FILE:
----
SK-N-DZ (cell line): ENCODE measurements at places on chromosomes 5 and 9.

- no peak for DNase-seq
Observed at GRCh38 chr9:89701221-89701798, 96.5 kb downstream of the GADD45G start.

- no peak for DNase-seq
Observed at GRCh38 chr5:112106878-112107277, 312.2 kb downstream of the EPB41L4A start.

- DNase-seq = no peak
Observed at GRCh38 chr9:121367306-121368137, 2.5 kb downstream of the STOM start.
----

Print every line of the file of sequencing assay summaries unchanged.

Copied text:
SK-N-DZ (cell line): ENCODE measurements at places on chromosomes 5 and 9.

- no peak for DNase-seq
Observed at GRCh38 chr9:89701221-89701798, 96.5 kb downstream of the GADD45G start.

- no peak for DNase-seq
Observed at GRCh38 chr5:112106878-112107277, 312.2 kb downstream of the EPB41L4A start.

- DNase-seq = no peak
Observed at GRCh38 chr9:121367306-121368137, 2.5 kb downstream of the STOM start.